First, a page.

Speech at the Bundestag, 19 March 2015, in response to Angela Merkel’s government’s statement on the European Council, 19-20 March 2015
Mr. President, honored ladies and gentlemen, Mrs. Chancellor!
At your best times, German foreign policy had two priorities: European integration and a good neighbor policy toward Russia. It should give you food for thought, Mrs. Merkel, if you would listen, that nationalism and strife in Europe, nearly ten years since you assumed the office of Chancellor, are thriving like never before, and as regards Russia, a policy of outreach has given way to a new Cold War.
The head of the influential think tank Stratfor, with striking bluntness, recently explained the precise US interests in Europe: the chief interest of the United States is to prevent an alliance between Germany and Russia, since — to quote — “united they are the only force that can threaten us,” i.e. threaten the US. This perceived threat to US interests has been successfully neutralized for the foreseeable future. That process started when the EU sought to pry countries out of their economic and political cooperation with Russia in the framework of the Eastern Partnership. Mrs. Merkel, naturally this was aimed at Russia, but it was also contrary to the interests of the countries involved. You, not Russia, pushed them to the either-or. As a result, Ukraine has lost much of its industry. Today, the country is bankrupt, where people go hungry, shiver from cold, and have wages lower than in Ghana.
But the confrontation with Russia has not only destroyed Ukraine — it has damaged all of Europe. It is, in fact, an open secret that the United States is stirring the conflict with Russia for economic reasons. When the US government talks about human rights, it actually means drilling rights or mining rights. Right now in Ukraine a hell of a lot of shale gas to frack is in prospect. If now, in the framework of the Energy Union, you mention new pipelines and increasing independence from Russian gas, then you should tell the people in honesty what that means: increasing dependence on much more expensive and ecologically devastating US-fracked gas. I do not consider that a responsible view.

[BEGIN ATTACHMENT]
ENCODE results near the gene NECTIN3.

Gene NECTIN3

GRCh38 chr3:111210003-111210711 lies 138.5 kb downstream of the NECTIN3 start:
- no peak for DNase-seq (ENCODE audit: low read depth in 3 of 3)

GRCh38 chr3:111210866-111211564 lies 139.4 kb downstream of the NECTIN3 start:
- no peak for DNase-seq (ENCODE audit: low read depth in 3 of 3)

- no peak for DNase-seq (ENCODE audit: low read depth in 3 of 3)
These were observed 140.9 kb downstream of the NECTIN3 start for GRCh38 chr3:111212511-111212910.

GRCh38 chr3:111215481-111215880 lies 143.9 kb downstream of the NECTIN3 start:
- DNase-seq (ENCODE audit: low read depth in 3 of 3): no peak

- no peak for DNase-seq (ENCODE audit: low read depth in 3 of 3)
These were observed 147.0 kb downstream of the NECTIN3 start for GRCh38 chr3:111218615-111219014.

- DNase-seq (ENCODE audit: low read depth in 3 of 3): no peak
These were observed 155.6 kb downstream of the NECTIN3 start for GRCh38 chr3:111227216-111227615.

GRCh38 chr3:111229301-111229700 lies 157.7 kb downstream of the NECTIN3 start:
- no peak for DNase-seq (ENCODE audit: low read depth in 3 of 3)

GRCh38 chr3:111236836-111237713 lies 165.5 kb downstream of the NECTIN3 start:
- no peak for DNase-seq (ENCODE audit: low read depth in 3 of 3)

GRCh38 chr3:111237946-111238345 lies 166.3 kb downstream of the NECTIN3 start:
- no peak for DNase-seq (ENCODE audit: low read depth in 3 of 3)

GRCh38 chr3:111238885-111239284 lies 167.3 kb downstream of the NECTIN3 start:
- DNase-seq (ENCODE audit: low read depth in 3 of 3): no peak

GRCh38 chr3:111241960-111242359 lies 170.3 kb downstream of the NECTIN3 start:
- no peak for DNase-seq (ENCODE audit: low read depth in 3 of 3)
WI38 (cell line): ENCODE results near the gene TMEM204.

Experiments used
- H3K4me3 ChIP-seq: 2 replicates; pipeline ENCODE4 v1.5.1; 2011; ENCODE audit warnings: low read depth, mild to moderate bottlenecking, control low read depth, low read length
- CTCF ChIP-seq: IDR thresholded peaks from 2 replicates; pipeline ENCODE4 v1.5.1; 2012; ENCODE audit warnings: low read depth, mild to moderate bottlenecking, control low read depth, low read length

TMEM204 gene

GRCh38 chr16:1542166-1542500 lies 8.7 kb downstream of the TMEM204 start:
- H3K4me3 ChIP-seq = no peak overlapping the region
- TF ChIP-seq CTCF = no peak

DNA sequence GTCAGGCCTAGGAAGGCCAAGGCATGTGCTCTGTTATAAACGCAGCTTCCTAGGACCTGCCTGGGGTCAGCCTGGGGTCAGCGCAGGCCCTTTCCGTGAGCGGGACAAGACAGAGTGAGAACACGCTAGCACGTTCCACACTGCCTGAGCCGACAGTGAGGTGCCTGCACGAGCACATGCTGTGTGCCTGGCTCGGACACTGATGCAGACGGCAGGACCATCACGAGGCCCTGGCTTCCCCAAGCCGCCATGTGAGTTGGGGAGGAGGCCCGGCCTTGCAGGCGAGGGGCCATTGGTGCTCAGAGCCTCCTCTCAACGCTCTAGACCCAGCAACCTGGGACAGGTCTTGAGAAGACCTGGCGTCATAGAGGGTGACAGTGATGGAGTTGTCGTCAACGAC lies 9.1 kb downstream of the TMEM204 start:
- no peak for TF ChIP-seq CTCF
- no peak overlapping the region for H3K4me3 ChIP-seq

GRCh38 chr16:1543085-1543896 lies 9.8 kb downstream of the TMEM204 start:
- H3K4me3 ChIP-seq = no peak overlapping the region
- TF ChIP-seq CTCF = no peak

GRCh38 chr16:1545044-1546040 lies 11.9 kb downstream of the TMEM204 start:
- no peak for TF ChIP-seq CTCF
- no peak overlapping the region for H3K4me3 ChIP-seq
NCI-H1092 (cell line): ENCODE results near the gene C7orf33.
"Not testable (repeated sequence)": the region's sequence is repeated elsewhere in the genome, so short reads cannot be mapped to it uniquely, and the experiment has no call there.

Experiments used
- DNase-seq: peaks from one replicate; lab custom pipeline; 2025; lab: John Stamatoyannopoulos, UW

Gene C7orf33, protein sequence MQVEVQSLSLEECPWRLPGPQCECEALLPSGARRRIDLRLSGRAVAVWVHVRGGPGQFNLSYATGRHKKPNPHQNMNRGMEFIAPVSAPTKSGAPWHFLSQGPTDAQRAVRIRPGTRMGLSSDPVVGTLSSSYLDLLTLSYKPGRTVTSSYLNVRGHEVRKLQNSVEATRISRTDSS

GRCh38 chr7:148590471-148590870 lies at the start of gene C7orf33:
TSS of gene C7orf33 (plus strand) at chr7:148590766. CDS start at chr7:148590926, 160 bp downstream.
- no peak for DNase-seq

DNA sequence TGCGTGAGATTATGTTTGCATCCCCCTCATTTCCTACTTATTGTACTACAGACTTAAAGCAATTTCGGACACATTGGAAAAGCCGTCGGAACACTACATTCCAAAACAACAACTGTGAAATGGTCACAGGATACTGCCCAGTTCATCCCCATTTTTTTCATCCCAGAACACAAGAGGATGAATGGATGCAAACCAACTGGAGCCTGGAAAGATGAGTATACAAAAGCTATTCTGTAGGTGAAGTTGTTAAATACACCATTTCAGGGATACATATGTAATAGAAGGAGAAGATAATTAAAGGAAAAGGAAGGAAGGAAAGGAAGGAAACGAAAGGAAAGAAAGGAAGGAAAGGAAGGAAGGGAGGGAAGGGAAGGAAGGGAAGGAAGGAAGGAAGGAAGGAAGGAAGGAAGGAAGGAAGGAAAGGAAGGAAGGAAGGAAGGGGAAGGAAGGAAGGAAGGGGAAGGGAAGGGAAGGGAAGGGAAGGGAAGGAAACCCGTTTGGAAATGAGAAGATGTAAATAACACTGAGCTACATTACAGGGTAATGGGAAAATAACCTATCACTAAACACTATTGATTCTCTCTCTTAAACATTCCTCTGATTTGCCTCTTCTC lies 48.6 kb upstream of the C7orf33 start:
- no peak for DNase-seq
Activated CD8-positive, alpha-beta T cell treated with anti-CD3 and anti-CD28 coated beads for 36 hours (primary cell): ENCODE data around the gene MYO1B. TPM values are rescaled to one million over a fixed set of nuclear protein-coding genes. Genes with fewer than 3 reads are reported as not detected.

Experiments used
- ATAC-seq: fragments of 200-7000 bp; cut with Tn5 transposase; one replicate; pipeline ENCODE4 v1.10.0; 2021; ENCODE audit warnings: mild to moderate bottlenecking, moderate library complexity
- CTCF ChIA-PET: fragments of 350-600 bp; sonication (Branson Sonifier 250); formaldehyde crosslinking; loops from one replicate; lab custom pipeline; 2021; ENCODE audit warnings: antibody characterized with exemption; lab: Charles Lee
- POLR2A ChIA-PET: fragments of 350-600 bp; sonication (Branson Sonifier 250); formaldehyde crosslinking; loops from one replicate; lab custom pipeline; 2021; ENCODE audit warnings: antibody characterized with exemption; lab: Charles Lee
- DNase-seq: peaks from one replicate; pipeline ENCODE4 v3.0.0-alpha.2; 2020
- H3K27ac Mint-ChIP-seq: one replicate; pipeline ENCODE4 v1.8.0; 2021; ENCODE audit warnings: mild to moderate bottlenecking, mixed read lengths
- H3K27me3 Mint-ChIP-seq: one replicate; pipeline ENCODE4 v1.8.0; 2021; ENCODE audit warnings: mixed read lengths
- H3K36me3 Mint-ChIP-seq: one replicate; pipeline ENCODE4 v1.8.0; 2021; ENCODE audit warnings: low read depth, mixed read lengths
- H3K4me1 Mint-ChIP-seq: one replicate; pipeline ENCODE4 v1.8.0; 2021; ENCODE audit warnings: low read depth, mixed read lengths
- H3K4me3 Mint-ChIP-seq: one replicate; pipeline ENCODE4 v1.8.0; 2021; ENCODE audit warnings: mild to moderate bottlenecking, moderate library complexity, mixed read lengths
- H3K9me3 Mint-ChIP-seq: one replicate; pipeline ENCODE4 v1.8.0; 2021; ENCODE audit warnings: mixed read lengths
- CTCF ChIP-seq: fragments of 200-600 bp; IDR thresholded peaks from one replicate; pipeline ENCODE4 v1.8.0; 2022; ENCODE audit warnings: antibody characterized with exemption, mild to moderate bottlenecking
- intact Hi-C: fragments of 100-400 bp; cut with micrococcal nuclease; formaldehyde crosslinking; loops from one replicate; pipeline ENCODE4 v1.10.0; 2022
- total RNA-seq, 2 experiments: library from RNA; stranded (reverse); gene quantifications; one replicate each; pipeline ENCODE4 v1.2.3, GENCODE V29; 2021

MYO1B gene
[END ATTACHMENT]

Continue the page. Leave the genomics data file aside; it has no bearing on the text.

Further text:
The list is long, Mrs. Merkel, of former German leaders who have criticized your Russia policy. On that list we find the names of your predecessors Gerhard Schröder, Helmut Kohl, Helmut Schmidt, and even Hans-Dietrich Genscher. Perhaps this is what led to your retreat. In any case, it is correct that you, with French President Hollande, took the initiative: Minsk II has really led to significantly fewer deaths there in recent weeks than in the preceding weeks and months; the door to a peaceful solution has been opened. This is naturally an important new situation, and you, Mrs. Chancellor, and the French President deserve recognition.
However, the person on whom peace and security in Europe depend must now follow the path of Minsk II with consistency and backbone. This is naturally a problem, since consistency and backbone have not exactly been your strong suit. According to the OECD, both sides have repeatedly violated the ceasefire. You, Mrs. Merkel, have just insisted again that the sanctions against Russia will not be lifted until Minsk II is implemented. Of course, it is not acceptable when the shooting persists from the ranks of the insurgents, but when Ukrainian troops — or the Nazi battalions fighting for them — keep right on shooting, that is equally unacceptable, and yet against the latter we hear no critical word from you. Why do you not come forward with words of censure when the Ukrainian government, notwithstanding the threat of bankruptcy, this year budgets four times as much for arms as it did last year? This does not exactly assure us that the path to peace has particularly committed supporters in the Ukrainian government!
Furthermore, the US and Great Britain sending military advisors and delivering weapons can be deemed an act of torpedoing rather than supporting the peace process. But do you now envision sanctions against the US and Great Britain? I believe it would be better to admit that this whole business of sanctions was a huge mistake through which Europe shot itself in the foot. That is why the sanctions should not be extended.
We do not need any more tanks. We also do not need a 3,000-strong NATO intervention force in Eastern Europe that protects nobody but instead puts all Europe further at risk.
Helmut Schmidt got it right when he warned already in 2007 that, when it comes to world peace, there is far less threat from Russia than from America, and that the NATO is only a tool to maintain US hegemony. And if that is correct, then we are left with only one logical conclusion: that Europe must finally make its own policy, independent of the United States.